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varnishes, cements, and the like. An oil distilled from turpentine is employed in medicine, and is much used by painters for mixing up their colours. What remains after getting this oil is common resin. All these substances take fire very easily, and burn with a great fame; and the wood of the pine has so much of this quality, when dry, that it has been used in many countries for torches.

Har. I know deal shavings burn very briskly.

Geo. Yes; and matches are made of bits of deal dipped in brimstone.

Tut. True, and when it was the custom to burn the bodies of the dead, as you read in Homer and other old authors, the pines and pitch-trees composed great part of the funeral pile.

Har. But what are pitch-trees ? Does pitch grow upon trees ?

Tut. I was going on to tell you about

that. Tar is a product of the trees of this kind, especially of one species, called the Pitch-pine. The wood is burned in a sort of oven made in the earth, and the resinous juice sweats out, and acquires a peculiar taste and a black colour from the fire. This is tar. Tar when boiled down to dryness becomes pitch.

Geo. Tar and pitch are chiefly used about ships; are they not?

Tut. They resist moisture, and therefore are of great service in preventing things from decaying that are exposed to wet. For this reason, the cables and other ropes of ships are well soaked with tar; and the sides of ships are covered with pitch mixed with other ingredients. Their seams too, or the places where the planks join, are filled with tow dipped in a composition of resin, tallow and pitch, to keep out the water. Wood for paling, for piles, for coverings of roofs and other purposes of the like nature,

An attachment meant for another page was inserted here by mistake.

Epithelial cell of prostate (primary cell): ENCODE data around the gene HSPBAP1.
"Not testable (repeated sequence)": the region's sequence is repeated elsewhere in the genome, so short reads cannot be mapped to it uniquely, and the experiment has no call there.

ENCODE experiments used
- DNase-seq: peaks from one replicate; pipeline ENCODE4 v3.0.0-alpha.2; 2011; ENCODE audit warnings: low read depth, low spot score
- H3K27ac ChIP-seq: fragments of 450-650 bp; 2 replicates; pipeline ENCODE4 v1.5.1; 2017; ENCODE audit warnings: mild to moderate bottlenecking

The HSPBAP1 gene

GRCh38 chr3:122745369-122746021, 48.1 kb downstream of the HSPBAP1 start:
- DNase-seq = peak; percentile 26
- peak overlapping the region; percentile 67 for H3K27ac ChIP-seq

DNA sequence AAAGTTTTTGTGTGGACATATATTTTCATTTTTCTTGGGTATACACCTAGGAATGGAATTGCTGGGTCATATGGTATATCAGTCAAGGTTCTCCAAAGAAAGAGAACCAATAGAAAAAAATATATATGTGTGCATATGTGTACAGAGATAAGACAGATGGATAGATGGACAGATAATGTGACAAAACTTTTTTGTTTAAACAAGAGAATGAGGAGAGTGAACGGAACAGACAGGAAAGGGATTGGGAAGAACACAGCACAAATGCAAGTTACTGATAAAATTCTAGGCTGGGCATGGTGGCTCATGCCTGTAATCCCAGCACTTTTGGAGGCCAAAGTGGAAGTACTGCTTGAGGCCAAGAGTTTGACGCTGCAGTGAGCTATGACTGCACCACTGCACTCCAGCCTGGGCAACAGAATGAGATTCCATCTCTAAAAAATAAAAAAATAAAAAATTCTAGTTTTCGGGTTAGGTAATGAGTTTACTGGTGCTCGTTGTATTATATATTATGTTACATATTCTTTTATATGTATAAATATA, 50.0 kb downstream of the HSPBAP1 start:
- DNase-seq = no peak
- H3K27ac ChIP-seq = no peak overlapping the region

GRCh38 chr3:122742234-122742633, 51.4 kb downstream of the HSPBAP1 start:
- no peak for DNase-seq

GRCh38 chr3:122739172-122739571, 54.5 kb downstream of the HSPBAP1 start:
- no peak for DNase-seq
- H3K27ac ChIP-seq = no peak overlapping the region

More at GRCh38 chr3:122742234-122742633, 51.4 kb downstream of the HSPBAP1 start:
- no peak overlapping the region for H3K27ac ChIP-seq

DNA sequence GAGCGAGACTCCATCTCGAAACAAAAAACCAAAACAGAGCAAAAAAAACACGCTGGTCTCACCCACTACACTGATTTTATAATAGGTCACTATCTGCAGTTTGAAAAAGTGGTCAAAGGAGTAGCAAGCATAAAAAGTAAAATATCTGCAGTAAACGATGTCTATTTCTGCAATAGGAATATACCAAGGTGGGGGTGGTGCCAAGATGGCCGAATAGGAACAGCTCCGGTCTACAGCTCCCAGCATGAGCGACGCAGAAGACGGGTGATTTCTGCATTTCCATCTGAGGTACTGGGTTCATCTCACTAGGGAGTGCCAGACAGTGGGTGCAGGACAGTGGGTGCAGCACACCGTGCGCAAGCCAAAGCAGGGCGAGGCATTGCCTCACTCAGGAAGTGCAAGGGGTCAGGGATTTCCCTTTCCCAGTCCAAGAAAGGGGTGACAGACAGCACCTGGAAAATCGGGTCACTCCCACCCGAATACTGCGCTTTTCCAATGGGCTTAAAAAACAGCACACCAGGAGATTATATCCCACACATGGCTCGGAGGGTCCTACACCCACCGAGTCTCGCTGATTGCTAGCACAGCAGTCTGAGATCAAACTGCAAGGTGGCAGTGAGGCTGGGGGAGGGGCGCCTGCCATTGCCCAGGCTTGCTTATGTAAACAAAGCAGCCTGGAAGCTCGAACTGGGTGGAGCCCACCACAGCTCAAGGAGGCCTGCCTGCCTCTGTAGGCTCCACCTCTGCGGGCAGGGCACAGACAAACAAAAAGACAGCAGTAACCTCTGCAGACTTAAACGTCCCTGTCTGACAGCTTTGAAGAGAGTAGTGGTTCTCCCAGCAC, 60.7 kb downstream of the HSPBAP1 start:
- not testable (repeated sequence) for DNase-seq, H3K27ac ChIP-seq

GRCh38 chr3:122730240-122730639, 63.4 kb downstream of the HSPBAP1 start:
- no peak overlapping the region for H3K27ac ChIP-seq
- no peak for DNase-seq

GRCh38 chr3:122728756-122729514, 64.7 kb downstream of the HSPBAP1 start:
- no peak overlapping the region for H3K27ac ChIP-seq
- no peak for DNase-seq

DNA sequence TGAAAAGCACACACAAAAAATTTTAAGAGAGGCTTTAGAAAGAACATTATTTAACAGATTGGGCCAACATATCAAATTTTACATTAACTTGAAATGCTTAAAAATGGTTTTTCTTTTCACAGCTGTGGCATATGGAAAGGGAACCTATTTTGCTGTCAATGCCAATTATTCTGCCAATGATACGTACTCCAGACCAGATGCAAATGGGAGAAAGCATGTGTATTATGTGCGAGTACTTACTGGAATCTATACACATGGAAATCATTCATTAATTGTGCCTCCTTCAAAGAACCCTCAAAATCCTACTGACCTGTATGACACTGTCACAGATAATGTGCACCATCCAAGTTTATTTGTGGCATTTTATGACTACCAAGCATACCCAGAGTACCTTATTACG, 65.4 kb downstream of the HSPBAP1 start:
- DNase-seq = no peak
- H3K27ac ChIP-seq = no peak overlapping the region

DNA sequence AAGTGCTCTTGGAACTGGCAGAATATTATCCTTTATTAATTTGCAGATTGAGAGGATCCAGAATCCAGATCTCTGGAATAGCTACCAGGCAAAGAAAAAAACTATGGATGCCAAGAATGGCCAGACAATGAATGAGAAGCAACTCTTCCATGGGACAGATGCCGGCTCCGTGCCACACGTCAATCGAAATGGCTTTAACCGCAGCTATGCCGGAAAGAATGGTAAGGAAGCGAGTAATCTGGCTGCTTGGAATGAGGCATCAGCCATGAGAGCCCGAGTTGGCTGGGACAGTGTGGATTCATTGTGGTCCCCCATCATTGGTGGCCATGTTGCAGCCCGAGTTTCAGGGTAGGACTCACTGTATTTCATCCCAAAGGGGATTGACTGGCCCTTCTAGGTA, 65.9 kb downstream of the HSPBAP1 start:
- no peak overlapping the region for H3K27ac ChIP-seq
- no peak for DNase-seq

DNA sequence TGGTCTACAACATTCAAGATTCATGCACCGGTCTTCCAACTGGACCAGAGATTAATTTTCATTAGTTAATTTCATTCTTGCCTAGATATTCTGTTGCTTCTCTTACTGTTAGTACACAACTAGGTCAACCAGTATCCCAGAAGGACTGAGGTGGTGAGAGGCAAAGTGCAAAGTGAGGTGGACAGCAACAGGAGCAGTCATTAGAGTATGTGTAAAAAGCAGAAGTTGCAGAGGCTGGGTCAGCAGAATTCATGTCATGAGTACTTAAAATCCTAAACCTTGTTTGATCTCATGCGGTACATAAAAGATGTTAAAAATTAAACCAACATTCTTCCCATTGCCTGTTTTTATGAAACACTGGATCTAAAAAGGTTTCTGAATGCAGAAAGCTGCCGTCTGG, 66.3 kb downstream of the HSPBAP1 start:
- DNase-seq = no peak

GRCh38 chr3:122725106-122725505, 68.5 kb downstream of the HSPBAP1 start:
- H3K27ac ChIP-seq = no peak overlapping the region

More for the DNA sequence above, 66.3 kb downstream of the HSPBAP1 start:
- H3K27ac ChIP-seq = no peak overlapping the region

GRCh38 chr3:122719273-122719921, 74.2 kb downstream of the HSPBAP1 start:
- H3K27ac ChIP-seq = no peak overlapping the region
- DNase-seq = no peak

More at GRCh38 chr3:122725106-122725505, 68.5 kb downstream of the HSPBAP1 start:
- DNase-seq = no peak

is often tarred over. Cisterns and casks are pitched to prevent leaking.

Har. But what are sheep tarred for after they are sheared ?

Tut. To cure wounds and sores in their skin. For the like purposes an ointment made with tar is often rubbed upon children's heads. Several parts of the pine are medicinal. The tops and green cones of the Spruce Fir are fermented with treacle, and the liquor, called spruce-beer, is much drunk in America, particularly for the scurvy.

Geo. Is it pleasant ?

Tut. Not to those who are unaccustomed to it. Well..I have now finished my lesson, so let us walk.

Har Shall we gothrough the grounds?

Tut. Yes; and then we will view some of the different kinds of Fir and Pine more closely, and I will show you the difference of their leaves and cones by which they are distinguished.


There the hoarse-voic'd hungry Rook,
Near her stick-built nest doth croak,
Waving on the topmost bough.

THESE lines Mr. Stangrove repeated, pointing up to a Rookery, as he was walking in an avenue of tall trees, with his son Francis.

Francis. Is that a Rookery, papa ?

Mr. St. It is. Do you hear what a cawing the birds make ?

Fr. Yes—and I see them hopping about among the boughs. Pray, are not Rooks the same with crows ?

Mr. St. They are a species of crow; but they differ from the carrion crow and raven in not living upon dead flesh, but upon corn and other seeds, and grass. They indeed pick up beetles and other insects, and worms. See what a number of them have lighted on


yonder plowed field, almost blackening it over.

Fr. What are they doing?
Mr. St. Searching for grubs and

You see the men in the field do not molest them, for they do a great deal of service by destroying grubs, which, if they were suffered to grow to winged insects, would do mach mischief to the trees and plants.

Fr. But do they not hurt the corn ?

Mr. St. Yes, they tear up a gond deal of green corn, if they are not driven away. But, upon the whole, Rooks are reckoned thefarmers' friends: and they do not choose to have them destroyed.

Fr. Do all Rooks live in Rookeries?

Mr. St. It is the general nature of them to associate together, and build in numbers on the same or adjoining trees. But this is often in the midst of woods or natural groves. However they have

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